August 3rd, Afternoon, the Sacred Heart Hospital, Eugene, Oregon – A Year and a Half Ago
BEEP. BEEP. BEEP.
Blinking sleep-crusted eyes, the heart monitor screen came into focus. Consciousness hit her like a wave of anxiety. She didn’t know what was going on, but she needed to get out of this hospital bed now. Pushing the thin blue blanket down, she winced at a sudden pain in her wrist. Her vision blurred. She studied the unconnected IV ducts on her bruised wrist. It wasn’t the injury that drew her eye. It was the name on her patient bracelet- Jane Doe. That wasn’t right. None of this was right. She sat up in the hospital bed. “What the fuck?”
She didn’t recognize her own raspy voice. It sounded like she hadn’t spoken in a hundred years. Her head snapped up. She wasn’t alone.
Snoring, the man sat sprawled in a chair at the foot of the bed. Head tilted back, he had East Asian features and a shoulder-length mullet with short, spiky black bangs that popped up like a cockatoo’s. A faded Metallica logo on his denim vest peeked out from under his folded arms. The left arm was tanner than the right. His knees poked out of his torn jeans, and his dirty steel toe boots were propped up against the leg of the bed.
He couldn’t have been a well-wisher for another patient. A white curtain clearly divided the shared hospital room. He was definitely at her bedside. She had no clue why or who he was.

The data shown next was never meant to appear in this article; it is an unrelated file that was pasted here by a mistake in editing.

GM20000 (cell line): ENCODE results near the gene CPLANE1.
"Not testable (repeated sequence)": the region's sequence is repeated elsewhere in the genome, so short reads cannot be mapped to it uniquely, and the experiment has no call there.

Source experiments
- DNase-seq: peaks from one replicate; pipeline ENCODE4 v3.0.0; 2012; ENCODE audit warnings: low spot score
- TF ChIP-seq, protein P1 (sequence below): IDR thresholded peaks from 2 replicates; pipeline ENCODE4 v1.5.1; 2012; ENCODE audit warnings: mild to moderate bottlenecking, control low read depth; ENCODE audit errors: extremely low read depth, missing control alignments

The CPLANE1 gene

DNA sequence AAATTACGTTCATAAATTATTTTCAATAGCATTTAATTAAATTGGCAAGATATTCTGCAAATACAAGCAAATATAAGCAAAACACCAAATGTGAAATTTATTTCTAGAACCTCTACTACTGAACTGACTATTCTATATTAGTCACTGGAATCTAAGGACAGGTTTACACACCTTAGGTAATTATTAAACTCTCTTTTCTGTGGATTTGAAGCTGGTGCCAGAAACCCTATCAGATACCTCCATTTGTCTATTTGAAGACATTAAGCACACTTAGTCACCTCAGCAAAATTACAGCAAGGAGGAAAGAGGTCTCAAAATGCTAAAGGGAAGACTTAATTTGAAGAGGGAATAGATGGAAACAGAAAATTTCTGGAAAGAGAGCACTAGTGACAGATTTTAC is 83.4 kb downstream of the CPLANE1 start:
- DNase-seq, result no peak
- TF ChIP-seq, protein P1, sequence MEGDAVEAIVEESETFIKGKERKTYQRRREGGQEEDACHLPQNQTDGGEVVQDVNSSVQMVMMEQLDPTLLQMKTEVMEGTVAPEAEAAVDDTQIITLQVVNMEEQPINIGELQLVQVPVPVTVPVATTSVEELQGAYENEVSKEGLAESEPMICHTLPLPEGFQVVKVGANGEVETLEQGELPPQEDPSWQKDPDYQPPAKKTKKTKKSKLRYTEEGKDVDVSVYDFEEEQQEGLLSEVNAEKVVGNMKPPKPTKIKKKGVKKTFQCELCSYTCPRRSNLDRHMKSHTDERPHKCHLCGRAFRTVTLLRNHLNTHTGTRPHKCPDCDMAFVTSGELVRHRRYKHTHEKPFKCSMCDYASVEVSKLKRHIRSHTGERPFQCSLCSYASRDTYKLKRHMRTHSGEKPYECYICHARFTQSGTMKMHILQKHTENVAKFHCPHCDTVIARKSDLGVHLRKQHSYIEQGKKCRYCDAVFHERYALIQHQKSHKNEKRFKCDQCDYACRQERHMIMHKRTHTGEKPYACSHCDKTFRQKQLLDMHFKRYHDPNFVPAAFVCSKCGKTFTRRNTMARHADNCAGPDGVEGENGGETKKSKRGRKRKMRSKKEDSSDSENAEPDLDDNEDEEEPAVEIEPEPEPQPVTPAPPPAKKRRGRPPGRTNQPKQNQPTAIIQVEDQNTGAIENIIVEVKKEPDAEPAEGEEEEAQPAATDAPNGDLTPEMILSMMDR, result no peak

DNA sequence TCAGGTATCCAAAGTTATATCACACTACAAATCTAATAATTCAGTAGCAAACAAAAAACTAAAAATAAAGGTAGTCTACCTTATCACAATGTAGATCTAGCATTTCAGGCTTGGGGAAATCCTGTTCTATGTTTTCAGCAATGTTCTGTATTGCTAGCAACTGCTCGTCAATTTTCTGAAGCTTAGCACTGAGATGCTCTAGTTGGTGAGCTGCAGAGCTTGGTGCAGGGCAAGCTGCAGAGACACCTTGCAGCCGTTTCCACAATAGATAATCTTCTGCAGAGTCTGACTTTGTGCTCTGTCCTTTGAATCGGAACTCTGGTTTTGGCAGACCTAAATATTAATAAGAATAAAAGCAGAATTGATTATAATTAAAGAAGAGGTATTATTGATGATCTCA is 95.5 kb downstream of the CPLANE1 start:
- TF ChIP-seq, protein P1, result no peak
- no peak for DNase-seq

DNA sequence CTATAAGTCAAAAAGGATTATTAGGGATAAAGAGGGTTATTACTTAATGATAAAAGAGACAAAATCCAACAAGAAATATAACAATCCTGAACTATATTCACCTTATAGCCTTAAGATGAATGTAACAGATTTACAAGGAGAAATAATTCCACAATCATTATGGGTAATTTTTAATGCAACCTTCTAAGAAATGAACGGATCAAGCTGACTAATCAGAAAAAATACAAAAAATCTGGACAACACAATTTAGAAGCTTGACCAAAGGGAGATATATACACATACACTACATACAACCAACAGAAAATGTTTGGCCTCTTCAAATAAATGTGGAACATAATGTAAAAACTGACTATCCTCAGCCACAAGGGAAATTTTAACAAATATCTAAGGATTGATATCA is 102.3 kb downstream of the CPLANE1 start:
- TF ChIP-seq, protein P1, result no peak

“Hey, Mister,” she croaked out, throat dry, before she looked around and saw a small pink plastic mug on the bed stand. She pulled it over and peered at the clear water inside before drinking, then trying again. “Hey!”
“I wasn’t there—” The man jumped in his chair, jerking his head up as his dark eyes flipped open. “Oh, shit, you’re awake.”
“Seems like it. Unless this is one of those weird dreams where you think you wake up but it’s still a dream.” She looked around again. It felt like a dream, sitting in a hospital room with a guy who looked like a roadie for a metal tribute band. But the pain in her wrist and the general ache all over her body were evidence of reality.
She put her hand to her chin, looking down as she struggled to remember. She remembered the blue sky, the plane overhead, and the grass underneath her. Then a shadow loomed over her, features slowly becoming clear.
It was him. The man in the chair.
She remembered him carrying her and settling her on a bean bag chair in a van, then only flashes of the bright lights of the hospital. “You brought me here. Um, where is here? Actually, let’s start with who are you?”
“I’m Vic. I found you off the 126 near Coyote Creek. You’re at the Sacred Heart in Eugene.”
“Eugene, Oregon.” She said the city name slowly as she read the patient bracelet again. She knew of it, but nothing stirred in her beyond a punchline from an old Simpsons episode. “Why?”
“You tell me. I’m just a guy who thought he was going to take a nap in his van after a long drive. Then I found you. Your neck is all marked up, bruises and fang bites… What happened to you?”
Fang bites on the neck?
Like a peek behind a dark veil came the awareness that humans were far from the apex predator. She didn’t have a montage of memories; it was more like his words shook supernatural trivia into her mind.
Fire and stakes killed vampires. Blessed silver could wound or repel them. Crosses were a toss-up. Supernatural speed and strength with fangs equipped with venom to put their victims in thrall. She might not be able to remember a single one, but she knew of them. She might not have known where she was, but she knew what bumped in the night.